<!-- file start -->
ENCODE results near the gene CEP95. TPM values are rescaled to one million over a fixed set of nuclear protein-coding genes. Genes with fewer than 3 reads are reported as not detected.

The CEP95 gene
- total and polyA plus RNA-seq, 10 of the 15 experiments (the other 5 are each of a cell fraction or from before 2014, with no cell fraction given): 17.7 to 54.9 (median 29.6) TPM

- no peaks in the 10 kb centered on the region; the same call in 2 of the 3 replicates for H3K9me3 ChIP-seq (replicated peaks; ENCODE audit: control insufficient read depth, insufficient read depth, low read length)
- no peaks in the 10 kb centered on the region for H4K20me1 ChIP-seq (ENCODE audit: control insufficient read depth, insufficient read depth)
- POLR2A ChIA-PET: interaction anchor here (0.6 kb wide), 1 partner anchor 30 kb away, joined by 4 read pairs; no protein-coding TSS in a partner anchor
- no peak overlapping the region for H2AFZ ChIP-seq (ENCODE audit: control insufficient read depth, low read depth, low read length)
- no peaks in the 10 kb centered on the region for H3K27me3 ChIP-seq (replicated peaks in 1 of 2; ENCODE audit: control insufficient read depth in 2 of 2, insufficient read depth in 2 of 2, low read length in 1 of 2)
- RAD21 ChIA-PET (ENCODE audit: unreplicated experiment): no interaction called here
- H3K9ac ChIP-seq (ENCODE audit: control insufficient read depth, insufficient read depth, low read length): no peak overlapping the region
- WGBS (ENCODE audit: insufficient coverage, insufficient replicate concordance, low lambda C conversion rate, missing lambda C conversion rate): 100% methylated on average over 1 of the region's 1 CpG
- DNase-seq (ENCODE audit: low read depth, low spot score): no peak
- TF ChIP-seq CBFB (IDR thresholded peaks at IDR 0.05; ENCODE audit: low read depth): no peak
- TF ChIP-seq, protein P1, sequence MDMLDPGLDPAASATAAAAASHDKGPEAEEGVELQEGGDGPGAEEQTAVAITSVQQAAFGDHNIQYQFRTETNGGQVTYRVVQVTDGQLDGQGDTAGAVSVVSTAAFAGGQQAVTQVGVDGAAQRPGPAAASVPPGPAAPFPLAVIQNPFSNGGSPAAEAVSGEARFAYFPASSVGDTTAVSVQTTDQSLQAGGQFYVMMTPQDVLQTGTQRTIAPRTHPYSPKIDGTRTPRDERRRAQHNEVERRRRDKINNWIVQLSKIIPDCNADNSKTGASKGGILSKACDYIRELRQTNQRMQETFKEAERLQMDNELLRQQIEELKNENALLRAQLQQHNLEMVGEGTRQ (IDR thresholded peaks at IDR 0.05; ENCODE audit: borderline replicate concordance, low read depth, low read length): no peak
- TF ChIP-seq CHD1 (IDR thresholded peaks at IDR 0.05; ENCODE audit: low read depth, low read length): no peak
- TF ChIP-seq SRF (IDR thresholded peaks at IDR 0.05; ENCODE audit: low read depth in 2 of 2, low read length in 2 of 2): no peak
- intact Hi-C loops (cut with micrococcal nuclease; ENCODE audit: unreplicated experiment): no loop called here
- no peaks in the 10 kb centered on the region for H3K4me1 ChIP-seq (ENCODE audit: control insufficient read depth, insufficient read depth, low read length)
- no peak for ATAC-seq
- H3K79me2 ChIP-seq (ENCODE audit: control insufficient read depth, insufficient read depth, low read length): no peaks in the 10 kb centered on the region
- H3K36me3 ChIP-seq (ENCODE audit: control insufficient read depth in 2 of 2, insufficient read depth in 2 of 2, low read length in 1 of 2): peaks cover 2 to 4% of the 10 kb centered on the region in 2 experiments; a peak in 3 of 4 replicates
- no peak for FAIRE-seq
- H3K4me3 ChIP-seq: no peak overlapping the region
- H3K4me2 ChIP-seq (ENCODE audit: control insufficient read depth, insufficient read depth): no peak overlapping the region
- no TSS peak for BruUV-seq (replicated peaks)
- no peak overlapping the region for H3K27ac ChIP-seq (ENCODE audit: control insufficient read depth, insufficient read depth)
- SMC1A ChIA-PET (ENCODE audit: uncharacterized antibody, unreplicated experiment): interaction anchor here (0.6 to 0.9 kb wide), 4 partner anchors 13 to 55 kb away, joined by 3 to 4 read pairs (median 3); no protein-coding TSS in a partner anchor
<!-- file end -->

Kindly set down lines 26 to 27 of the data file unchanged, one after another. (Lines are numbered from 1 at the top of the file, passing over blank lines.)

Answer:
- no peak overlapping the region for H3K27ac ChIP-seq (ENCODE audit: control insufficient read depth, insufficient read depth)
- SMC1A ChIA-PET (ENCODE audit: uncharacterized antibody, unreplicated experiment): interaction anchor here (0.6 to 0.9 kb wide), 4 partner anchors 13 to 55 kb away, joined by 3 to 4 read pairs (median 3); no protein-coding TSS in a partner anchor